Facebook CFO Leaving as Revenue, Profit Exceed EstimatesSarah Frier
Facebook Inc.’s Chief Financial Officer David Ebersman is leaving on a high note, as the company’s first-quarter sales and profit blew past estimates.
The company said today that Ebersman will leave by year-end, to be succeeded by former Zynga Inc. CFO David Wehner. Facebook also announced that revenue rose 72 percent to $2.5 billion, beating the average analyst estimate of $2.36 billion, according to data compiled by Bloomberg.
Facebook’s growth follows a shift to mobile, which now accounts for 59 percent of its advertising revenue, up from almost nothing at the time of the company’s 2012 initial public offering. Facebook is seeking to make even more money on smartphones and tablets by testing a mobile ad network and agreeing to buy text messaging service WhatsApp Inc. for $19 billion, a deal that’s yet to close.
“The core of this business is very strong, and their biggest challenge will be sustaining their growth rate in this range,” Martin Pyykkonen, an analyst at Rosenblatt Securities in New York. “We don’t know how big these new areas can be.”
The stock rose as much as 4.3 percent to $64 in extended trading after dropping 2.6 percent to $61.36 at 4 p.m. in New York.
Facebook is known for its stable management team, with only one top executive, former technology chief Bret Taylor, leaving since the IPO. Ebersman has been at Facebook for almost five years, while Chief Operating Officer Sheryl Sandberg has been there since 2008. Ebersman is leaving to work in the health-care industry.
“He’s going to do something he really loves,” Sandberg said in an interview. She added that Wehner, who joined from Zynga in 2012, is “really strong, really strategic.”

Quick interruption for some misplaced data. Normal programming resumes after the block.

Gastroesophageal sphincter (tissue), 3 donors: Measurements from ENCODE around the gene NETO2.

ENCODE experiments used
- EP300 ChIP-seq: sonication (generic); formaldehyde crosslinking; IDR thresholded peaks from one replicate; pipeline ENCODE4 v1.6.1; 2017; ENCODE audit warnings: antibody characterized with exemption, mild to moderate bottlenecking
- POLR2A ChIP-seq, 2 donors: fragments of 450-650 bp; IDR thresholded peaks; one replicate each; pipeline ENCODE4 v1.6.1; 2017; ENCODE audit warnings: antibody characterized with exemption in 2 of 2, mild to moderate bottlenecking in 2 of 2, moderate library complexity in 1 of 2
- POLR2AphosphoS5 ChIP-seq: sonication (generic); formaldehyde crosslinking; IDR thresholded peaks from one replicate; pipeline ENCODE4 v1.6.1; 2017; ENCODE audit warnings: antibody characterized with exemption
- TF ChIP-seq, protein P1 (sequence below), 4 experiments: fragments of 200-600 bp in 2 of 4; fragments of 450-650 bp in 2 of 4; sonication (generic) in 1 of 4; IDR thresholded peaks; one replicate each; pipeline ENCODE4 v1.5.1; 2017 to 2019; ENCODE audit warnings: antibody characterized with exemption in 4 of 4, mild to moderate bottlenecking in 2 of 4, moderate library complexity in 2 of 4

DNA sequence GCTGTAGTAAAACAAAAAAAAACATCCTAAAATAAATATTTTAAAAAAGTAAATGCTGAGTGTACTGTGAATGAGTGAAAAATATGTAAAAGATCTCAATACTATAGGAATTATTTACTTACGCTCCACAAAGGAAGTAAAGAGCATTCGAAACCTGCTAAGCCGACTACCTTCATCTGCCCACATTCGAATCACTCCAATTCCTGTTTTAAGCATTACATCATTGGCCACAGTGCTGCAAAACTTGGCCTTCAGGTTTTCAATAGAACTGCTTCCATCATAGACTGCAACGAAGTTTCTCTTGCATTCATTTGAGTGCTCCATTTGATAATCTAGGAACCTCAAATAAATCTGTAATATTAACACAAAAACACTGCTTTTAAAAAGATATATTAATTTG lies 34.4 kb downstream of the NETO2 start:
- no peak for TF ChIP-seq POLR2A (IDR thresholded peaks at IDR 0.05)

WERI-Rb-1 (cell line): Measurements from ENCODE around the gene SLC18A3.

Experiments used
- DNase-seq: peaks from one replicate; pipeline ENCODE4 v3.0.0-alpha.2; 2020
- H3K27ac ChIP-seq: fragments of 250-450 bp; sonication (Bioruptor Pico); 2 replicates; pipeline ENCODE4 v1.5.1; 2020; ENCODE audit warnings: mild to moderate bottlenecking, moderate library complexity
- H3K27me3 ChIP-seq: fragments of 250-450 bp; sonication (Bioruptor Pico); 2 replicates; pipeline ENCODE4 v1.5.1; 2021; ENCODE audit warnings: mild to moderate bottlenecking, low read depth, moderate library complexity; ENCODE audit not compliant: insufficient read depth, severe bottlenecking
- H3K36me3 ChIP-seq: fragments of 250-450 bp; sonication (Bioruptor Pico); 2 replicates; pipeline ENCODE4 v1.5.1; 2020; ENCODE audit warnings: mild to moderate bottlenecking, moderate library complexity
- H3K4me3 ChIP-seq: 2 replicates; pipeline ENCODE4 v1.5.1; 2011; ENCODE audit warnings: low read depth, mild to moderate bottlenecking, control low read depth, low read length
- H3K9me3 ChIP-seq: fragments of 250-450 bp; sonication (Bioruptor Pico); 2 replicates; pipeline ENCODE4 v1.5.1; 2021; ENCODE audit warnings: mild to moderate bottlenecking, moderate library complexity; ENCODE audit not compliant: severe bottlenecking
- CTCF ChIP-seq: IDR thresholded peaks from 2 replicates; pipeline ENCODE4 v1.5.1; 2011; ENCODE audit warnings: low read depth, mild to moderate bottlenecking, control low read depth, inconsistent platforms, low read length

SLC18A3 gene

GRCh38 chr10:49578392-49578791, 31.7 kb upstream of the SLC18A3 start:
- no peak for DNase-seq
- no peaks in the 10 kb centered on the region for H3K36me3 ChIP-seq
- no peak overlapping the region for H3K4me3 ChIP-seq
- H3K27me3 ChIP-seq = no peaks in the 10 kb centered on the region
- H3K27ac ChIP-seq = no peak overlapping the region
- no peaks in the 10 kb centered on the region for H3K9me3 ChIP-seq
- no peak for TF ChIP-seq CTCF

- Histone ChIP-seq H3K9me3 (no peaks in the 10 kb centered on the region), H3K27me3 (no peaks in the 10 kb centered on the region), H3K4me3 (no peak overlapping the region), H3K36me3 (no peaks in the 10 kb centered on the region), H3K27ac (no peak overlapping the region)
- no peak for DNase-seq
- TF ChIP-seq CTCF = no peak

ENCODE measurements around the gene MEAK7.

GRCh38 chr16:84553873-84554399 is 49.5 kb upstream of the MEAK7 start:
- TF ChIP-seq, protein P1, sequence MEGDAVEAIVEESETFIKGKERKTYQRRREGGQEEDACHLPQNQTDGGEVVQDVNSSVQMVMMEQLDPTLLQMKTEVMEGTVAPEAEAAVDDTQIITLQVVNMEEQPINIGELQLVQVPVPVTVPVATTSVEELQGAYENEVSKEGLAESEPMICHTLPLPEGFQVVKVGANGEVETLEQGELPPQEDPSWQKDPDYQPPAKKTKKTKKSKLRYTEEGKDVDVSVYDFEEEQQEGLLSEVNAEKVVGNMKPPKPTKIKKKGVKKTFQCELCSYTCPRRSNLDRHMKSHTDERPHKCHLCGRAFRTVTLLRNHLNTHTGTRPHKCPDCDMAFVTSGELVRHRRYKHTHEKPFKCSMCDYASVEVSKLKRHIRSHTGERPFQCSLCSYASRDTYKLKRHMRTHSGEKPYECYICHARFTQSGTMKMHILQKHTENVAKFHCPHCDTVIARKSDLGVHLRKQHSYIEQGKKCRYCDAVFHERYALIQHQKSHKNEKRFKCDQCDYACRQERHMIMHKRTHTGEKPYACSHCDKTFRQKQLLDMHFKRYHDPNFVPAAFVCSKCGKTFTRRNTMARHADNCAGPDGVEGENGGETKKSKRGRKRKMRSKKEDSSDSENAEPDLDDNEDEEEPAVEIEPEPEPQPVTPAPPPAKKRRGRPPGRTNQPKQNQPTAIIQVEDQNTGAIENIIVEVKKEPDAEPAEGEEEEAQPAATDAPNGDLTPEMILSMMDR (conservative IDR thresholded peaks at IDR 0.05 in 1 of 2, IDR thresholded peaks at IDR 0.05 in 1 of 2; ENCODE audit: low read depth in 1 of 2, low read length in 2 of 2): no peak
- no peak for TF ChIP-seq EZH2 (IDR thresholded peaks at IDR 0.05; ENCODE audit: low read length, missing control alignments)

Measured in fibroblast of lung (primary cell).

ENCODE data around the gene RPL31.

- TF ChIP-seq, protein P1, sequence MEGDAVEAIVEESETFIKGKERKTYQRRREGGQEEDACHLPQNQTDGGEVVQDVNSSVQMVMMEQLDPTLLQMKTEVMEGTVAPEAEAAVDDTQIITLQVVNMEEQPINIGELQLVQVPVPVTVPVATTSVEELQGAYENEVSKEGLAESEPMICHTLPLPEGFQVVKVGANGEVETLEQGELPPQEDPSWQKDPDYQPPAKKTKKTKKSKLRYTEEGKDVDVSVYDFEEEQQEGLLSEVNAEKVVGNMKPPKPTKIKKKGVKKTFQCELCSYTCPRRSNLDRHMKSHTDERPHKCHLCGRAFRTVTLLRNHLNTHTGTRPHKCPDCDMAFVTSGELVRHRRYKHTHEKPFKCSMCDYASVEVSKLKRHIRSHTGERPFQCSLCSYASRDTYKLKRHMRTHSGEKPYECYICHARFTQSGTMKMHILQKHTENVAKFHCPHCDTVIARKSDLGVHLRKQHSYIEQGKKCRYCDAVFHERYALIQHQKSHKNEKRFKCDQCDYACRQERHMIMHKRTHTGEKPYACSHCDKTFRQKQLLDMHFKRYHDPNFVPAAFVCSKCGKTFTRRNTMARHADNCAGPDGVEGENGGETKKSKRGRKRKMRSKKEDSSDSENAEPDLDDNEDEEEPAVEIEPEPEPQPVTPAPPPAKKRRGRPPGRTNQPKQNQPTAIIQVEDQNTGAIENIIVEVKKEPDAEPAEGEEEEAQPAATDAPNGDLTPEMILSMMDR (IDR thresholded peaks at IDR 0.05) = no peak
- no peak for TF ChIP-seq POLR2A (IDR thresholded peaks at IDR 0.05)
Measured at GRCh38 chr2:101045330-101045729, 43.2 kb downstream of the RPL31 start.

Ebersman’s announced departure comes as the company said net income almost tripled to $642 million, or 25 cents per share, from $219 million, or 9 cents, a year earlier. Profit excluding some items was 34 cents per share, beating the average analyst estimate of 24 cents.
Ebersman earned $10.5 million in compensation last year, mostly through stock awards, down from $17.5 million in 2012. He owns $47.8 million worth of Facebook shares.
Facebook has 1.28 billion monthly active users, or almost half the world’s Internet population, up from 1.23 billion last quarter. WhatsApp will bring 500 million consumers of its texting app, though the company generates minimal revenue.
To make more money from Facebook’s massive user base, Chief Executive Officer Mark Zuckerberg is building out a mobile portfolio that already includes Instagram, the photo-sharing app acquired in 2012, Facebook’s Messenger service and Paper, a magazine-like news feature.
EMarketer Inc. expects Facebook to capture 22 percent of the the $31.5 billion mobile ad market in 2014, up from 18 percent last year. That’s second to Google Inc., whose share is likely to fall to 47 percent from 49 percent, according to EMarketer.
Even with digital-ad spending on the rise, Facebook has been limiting the number of ads in a member’s main news feed to avoid annoying users. To compensate, the company must increase the effectiveness of their promotions and charge more for them, which may be difficult as competition increases. Google’s first-quarter revenue trailed estimates, because it’s getting less money for marketing spots on mobile than on desktops.
In addition to its own services, Facebook plans to bring in revenue from a mobile ad network that’s being tested and will allow other apps to use Facebook data for targeting promotions to consumers.
Zuckerberg is also pushing the 10-year-old company into new businesses. Last month, the company released a video product to some of its partners, aiming for a slice of TV’s $66.8 billion ad budget. And Facebook agreed to buy Oculus VR Inc., a virtual-reality headset maker, for about $2 billion, a high-priced bet on the fledgling wearable-computing market. The Oculus deal was approved today by the U.S. Federal Trade Commission.
In an even more far-out wager, Facebook said last month it is working to deliver connectivity via drones, satellites and lasers after purchasing Ascenta, a U.K.-based aerospace company.
Facebook closed the quarter with $12.6 billion in cash and marketable securities. Costs rose 32 percent from a year earlier to $1.43 billion, mostly from an increase in headcount and infrastructure expenses.